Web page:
Parent Allowing 6 Year Old To Be Disrespectful To Adults Will the Real Parent Please Stand Up

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Will the Real Parent Please Stand Up

I used to play baseball in high school and college. I even played in an over thirty league back in the mid eighties. When my child Sarah was born in 1991, basketball was not something I thought she would ever be interested in. She picked up the balls after I hit them, and got up to bat. She hit a few balls, and even ran the bases. Sarah had and still has athletic ability – good hand-eye coordination, agility, strength and flexibility. Well, when Sarah was 7, she came up to me one day and said, “Hey dad can I play soccer?” I said, “Sure.” So I went out and bought her a soccer ball, shin guards, and cleats. I signed her up for the recreation league in town. I have to admit I was very enthusiastic. We used to kick the ball in the backyard, and we were both excited about her first game.

Well, the first game came on Saturday, so Sarah and I went up to the football field. After some warm-up activities and a pep talk from the coach, the game started. To my surprise Sarah was in the starting line. She ran up and down the field for the first ten minutes or so, and finally had a chance to kick the ball. She took her first kick, missed the ball, and landed flat on her back. She got up, and came crying over to the side and asked, “Don’t make me play anymore, Dad, I can’t do it.” She refused to go back into the game. The game ended, and on the way to the car she continued to cry, “Don’t make me play Dad, please, I don’t want to.” I mustered up all my courage and told her sternly, “You’re kidding. You’re kidding. Now get in the car.” She got in the car and we went home. On the way home all I heard was a bunch of sniffing and whining in the back seat. I didn’t have a long drive home, but I can tell you this. She took me out. I was full of emotion when I got home. We pulled up into the driveway, and I sat miserably in the car as I watched Sarah get out and walk into the house, spinning and shook as she walked through the front door.

I sat stealing in the car and said to myself, “Who wants to play football anyway, dumb game.” I then tried to rationalize my thoughts by saying to myself, “Soccer’s for boys anyway.” I walked into the house, stood at the bottom of the stairs and called up the stairs, “SARAH.” She sniffed her way through “Yeah dad.” I said, “Come down here.” She came downstairs, and I said to her, “Look honey, you don’t have to play football, if you don’t want to play. It’s fine with me.” She said, “Oh thank you father.” She gave me a big hug and kiss and ran back upstairs. Honestly, I felt like a hero. I was her knight in shining armor. I had just come through for her, and given her exactly what she wanted. I was sure I had made the wise decision; I didn’t even have to ask her mother’s opinion. I figured out what the big deal is, no harm done. I was happy in the knowledge that I had allowed my six year old daughter to make her own decision.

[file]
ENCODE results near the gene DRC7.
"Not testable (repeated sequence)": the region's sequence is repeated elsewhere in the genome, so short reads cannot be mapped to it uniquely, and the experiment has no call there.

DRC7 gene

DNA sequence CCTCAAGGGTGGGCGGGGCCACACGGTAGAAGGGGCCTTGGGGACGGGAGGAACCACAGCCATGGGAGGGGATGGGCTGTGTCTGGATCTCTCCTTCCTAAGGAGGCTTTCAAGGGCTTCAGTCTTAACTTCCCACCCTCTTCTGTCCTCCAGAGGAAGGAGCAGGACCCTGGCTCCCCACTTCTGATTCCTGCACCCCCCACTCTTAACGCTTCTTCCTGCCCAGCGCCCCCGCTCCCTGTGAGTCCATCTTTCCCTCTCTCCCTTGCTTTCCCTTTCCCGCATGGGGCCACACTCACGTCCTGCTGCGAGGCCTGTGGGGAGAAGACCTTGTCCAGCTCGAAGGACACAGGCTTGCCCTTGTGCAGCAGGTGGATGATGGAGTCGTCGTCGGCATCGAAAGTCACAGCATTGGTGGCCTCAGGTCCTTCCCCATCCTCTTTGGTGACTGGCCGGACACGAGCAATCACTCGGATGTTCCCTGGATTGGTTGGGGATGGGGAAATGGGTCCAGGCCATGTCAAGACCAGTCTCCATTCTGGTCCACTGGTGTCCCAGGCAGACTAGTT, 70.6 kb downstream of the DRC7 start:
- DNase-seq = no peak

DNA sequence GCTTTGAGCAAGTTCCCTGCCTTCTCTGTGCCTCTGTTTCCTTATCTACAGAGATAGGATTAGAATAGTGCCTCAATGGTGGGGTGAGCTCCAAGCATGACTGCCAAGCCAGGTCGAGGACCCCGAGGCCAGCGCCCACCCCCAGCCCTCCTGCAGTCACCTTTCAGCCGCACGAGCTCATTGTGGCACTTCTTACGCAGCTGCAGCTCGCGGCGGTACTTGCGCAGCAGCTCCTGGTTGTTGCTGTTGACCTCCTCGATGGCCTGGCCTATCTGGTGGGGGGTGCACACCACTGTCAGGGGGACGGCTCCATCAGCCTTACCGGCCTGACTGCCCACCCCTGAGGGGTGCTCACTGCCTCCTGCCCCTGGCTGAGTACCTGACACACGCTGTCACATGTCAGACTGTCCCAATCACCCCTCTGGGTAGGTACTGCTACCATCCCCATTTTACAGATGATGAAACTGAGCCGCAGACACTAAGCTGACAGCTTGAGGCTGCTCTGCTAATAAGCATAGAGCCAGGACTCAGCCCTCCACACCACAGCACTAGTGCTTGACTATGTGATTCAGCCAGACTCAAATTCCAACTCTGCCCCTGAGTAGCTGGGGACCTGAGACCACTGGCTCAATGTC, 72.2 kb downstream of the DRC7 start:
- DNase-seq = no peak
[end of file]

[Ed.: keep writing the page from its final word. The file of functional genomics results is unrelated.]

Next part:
Well, I have another daughter named Grace (Grace is 6 years younger than Sarah) who came to me when she was six years old and said, “Hey dad, can I play football play?”

I said, “Sure honey.” The same routine began again, the shin guards, the cleats, the football, the practice, and finally the game. But this time, the result was very different. Grace excitedly ran up and down the field from one end to the other. She never got close enough to even touch the ball, but she had a great time. Grace came off the field with a look of joy in her eyes and said to me, “Boy, that was fun Dad.” She played the first season, and she had a ball. She played the next season and made great progress. She wanted to score very badly, but she didn’t have the chance. She still loved the game. For her, every game was an event, a trip that ended with a snack and Gatorade, lunch, and a fun time spent with me.

While this was going on Sarah was into cheerleading, gymnastics, track, palates, and even some weight lifting. She loved designer clothes, getting her nails done, tanning, makeup and looking good. She looked at her weight and realized that she needed to spend a lot of time exercising to look good. She once told me that some of her friends on her track team had less body fat than she did and could run faster than she could. It was just a passing thought but I remember her saying it, and I definitely noticed that this was bothering her.